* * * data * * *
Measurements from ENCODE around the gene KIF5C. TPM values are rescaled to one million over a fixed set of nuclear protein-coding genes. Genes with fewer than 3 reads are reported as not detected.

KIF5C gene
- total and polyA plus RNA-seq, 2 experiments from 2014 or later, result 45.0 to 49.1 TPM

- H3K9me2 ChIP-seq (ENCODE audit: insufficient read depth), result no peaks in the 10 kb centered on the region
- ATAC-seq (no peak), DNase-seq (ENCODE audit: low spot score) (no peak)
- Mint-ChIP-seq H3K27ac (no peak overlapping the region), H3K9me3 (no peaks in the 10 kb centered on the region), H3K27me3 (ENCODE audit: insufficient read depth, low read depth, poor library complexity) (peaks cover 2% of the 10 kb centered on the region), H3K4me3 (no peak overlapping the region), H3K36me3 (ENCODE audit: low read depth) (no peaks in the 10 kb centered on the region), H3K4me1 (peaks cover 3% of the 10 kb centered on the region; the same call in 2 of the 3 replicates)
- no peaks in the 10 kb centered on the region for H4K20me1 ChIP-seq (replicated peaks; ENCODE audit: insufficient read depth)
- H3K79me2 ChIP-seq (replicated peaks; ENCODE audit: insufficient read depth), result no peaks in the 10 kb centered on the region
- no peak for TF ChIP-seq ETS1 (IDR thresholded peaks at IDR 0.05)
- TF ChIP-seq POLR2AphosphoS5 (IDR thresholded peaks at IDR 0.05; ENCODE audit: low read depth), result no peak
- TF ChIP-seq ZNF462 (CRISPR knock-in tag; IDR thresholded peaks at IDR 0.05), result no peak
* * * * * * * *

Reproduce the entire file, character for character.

Measurements from ENCODE around the gene KIF5C. TPM values are rescaled to one million over a fixed set of nuclear protein-coding genes. Genes with fewer than 3 reads are reported as not detected.

KIF5C gene
- total and polyA plus RNA-seq, 2 experiments from 2014 or later, result 45.0 to 49.1 TPM

- H3K9me2 ChIP-seq (ENCODE audit: insufficient read depth), result no peaks in the 10 kb centered on the region
- ATAC-seq (no peak), DNase-seq (ENCODE audit: low spot score) (no peak)
- Mint-ChIP-seq H3K27ac (no peak overlapping the region), H3K9me3 (no peaks in the 10 kb centered on the region), H3K27me3 (ENCODE audit: insufficient read depth, low read depth, poor library complexity) (peaks cover 2% of the 10 kb centered on the region), H3K4me3 (no peak overlapping the region), H3K36me3 (ENCODE audit: low read depth) (no peaks in the 10 kb centered on the region), H3K4me1 (peaks cover 3% of the 10 kb centered on the region; the same call in 2 of the 3 replicates)
- no peaks in the 10 kb centered on the region for H4K20me1 ChIP-seq (replicated peaks; ENCODE audit: insufficient read depth)
- H3K79me2 ChIP-seq (replicated peaks; ENCODE audit: insufficient read depth), result no peaks in the 10 kb centered on the region
- no peak for TF ChIP-seq ETS1 (IDR thresholded peaks at IDR 0.05)
- TF ChIP-seq POLR2AphosphoS5 (IDR thresholded peaks at IDR 0.05; ENCODE audit: low read depth), result no peak
- TF ChIP-seq ZNF462 (CRISPR knock-in tag; IDR thresholded peaks at IDR 0.05), result no peak